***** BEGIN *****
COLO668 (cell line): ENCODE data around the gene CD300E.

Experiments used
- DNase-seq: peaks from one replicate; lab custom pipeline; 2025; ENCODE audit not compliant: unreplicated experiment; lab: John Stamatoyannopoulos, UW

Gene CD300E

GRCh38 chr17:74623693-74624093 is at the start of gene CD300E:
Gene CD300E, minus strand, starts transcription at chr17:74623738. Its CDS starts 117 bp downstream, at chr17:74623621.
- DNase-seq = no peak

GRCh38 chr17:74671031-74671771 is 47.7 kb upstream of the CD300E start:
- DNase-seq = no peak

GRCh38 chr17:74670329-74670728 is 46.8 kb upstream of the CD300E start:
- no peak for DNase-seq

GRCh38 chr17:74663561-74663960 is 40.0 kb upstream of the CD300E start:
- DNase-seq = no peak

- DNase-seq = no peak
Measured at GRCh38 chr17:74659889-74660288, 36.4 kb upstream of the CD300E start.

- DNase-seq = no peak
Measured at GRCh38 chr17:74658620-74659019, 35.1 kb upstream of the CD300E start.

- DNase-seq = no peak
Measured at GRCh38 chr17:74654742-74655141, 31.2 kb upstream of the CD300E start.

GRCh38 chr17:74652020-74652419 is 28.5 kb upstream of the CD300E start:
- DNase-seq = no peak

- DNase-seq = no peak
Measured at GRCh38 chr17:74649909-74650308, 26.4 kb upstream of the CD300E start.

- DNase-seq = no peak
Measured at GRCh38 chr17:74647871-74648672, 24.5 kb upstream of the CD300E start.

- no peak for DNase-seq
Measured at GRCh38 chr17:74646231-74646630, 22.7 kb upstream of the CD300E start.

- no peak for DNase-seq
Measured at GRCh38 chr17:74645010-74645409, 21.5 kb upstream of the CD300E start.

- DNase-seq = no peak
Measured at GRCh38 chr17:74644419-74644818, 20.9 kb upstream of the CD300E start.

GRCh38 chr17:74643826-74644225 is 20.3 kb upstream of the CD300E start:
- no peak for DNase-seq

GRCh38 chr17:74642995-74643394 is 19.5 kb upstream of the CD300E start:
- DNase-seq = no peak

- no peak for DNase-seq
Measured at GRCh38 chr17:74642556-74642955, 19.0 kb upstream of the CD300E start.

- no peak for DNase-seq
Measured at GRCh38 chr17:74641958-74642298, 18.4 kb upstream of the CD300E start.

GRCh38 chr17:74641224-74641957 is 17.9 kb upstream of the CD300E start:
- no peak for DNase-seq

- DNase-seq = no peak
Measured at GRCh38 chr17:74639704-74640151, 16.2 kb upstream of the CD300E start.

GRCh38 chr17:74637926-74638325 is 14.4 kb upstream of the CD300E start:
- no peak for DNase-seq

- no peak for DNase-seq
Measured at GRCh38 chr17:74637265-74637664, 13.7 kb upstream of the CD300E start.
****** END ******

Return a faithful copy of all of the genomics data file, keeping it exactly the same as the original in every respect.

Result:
COLO668 (cell line): ENCODE data around the gene CD300E.

Experiments used
- DNase-seq: peaks from one replicate; lab custom pipeline; 2025; ENCODE audit not compliant: unreplicated experiment; lab: John Stamatoyannopoulos, UW

Gene CD300E

GRCh38 chr17:74623693-74624093 is at the start of gene CD300E:
Gene CD300E, minus strand, starts transcription at chr17:74623738. Its CDS starts 117 bp downstream, at chr17:74623621.
- DNase-seq = no peak

GRCh38 chr17:74671031-74671771 is 47.7 kb upstream of the CD300E start:
- DNase-seq = no peak

GRCh38 chr17:74670329-74670728 is 46.8 kb upstream of the CD300E start:
- no peak for DNase-seq

GRCh38 chr17:74663561-74663960 is 40.0 kb upstream of the CD300E start:
- DNase-seq = no peak

- DNase-seq = no peak
Measured at GRCh38 chr17:74659889-74660288, 36.4 kb upstream of the CD300E start.

- DNase-seq = no peak
Measured at GRCh38 chr17:74658620-74659019, 35.1 kb upstream of the CD300E start.

- DNase-seq = no peak
Measured at GRCh38 chr17:74654742-74655141, 31.2 kb upstream of the CD300E start.

GRCh38 chr17:74652020-74652419 is 28.5 kb upstream of the CD300E start:
- DNase-seq = no peak

- DNase-seq = no peak
Measured at GRCh38 chr17:74649909-74650308, 26.4 kb upstream of the CD300E start.

- DNase-seq = no peak
Measured at GRCh38 chr17:74647871-74648672, 24.5 kb upstream of the CD300E start.

- no peak for DNase-seq
Measured at GRCh38 chr17:74646231-74646630, 22.7 kb upstream of the CD300E start.

- no peak for DNase-seq
Measured at GRCh38 chr17:74645010-74645409, 21.5 kb upstream of the CD300E start.

- DNase-seq = no peak
Measured at GRCh38 chr17:74644419-74644818, 20.9 kb upstream of the CD300E start.

GRCh38 chr17:74643826-74644225 is 20.3 kb upstream of the CD300E start:
- no peak for DNase-seq

GRCh38 chr17:74642995-74643394 is 19.5 kb upstream of the CD300E start:
- DNase-seq = no peak

- no peak for DNase-seq
Measured at GRCh38 chr17:74642556-74642955, 19.0 kb upstream of the CD300E start.

- no peak for DNase-seq
Measured at GRCh38 chr17:74641958-74642298, 18.4 kb upstream of the CD300E start.

GRCh38 chr17:74641224-74641957 is 17.9 kb upstream of the CD300E start:
- no peak for DNase-seq

- DNase-seq = no peak
Measured at GRCh38 chr17:74639704-74640151, 16.2 kb upstream of the CD300E start.

GRCh38 chr17:74637926-74638325 is 14.4 kb upstream of the CD300E start:
- no peak for DNase-seq

- no peak for DNase-seq
Measured at GRCh38 chr17:74637265-74637664, 13.7 kb upstream of the CD300E start.